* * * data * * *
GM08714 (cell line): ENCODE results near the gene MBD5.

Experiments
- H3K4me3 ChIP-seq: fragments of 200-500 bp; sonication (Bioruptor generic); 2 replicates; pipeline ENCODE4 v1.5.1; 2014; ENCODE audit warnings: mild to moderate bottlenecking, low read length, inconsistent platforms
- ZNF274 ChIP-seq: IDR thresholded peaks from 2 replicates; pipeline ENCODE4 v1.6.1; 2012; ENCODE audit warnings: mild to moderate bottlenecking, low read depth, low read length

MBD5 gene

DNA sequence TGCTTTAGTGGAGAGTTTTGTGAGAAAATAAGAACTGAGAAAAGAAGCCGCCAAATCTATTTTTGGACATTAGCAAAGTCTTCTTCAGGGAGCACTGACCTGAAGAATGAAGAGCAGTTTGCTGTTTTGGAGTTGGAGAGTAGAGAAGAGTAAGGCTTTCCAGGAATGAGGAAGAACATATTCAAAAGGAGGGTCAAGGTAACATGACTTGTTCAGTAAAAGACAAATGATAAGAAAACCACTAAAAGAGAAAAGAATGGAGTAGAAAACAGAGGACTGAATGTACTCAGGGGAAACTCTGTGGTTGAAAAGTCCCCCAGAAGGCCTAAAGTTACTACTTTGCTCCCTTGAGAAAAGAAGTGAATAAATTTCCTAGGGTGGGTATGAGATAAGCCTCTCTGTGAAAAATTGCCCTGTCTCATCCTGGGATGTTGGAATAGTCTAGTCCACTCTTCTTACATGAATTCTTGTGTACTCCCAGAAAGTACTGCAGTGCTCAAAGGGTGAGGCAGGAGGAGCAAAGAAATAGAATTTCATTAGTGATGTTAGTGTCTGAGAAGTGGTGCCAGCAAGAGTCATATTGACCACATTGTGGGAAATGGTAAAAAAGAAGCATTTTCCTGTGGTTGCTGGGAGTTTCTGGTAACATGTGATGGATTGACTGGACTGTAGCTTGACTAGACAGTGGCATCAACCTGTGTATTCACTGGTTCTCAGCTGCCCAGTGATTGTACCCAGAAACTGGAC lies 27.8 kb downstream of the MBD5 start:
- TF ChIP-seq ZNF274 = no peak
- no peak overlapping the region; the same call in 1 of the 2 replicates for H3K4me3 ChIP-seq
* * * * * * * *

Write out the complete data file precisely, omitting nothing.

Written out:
GM08714 (cell line): ENCODE results near the gene MBD5.

Experiments
- H3K4me3 ChIP-seq: fragments of 200-500 bp; sonication (Bioruptor generic); 2 replicates; pipeline ENCODE4 v1.5.1; 2014; ENCODE audit warnings: mild to moderate bottlenecking, low read length, inconsistent platforms
- ZNF274 ChIP-seq: IDR thresholded peaks from 2 replicates; pipeline ENCODE4 v1.6.1; 2012; ENCODE audit warnings: mild to moderate bottlenecking, low read depth, low read length

MBD5 gene

DNA sequence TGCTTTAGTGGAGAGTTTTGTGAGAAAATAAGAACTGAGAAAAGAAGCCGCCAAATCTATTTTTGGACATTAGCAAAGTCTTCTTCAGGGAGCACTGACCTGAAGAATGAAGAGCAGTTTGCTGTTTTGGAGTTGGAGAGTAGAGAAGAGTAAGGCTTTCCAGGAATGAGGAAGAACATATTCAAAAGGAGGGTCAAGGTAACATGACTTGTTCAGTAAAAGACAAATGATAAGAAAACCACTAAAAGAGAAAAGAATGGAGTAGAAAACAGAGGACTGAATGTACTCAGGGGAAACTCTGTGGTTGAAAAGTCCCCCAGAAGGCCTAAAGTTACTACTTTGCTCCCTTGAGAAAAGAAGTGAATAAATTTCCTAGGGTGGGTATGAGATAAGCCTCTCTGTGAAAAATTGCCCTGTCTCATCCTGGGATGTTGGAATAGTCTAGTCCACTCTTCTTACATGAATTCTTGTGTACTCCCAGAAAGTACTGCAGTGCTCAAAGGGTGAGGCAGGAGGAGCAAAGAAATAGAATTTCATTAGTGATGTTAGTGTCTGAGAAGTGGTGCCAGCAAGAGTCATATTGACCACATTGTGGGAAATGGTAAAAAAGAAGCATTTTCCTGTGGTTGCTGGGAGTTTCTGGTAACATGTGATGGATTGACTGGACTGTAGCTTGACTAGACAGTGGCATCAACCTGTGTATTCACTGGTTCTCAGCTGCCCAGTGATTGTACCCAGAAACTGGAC lies 27.8 kb downstream of the MBD5 start:
- TF ChIP-seq ZNF274 = no peak
- no peak overlapping the region; the same call in 1 of the 2 replicates for H3K4me3 ChIP-seq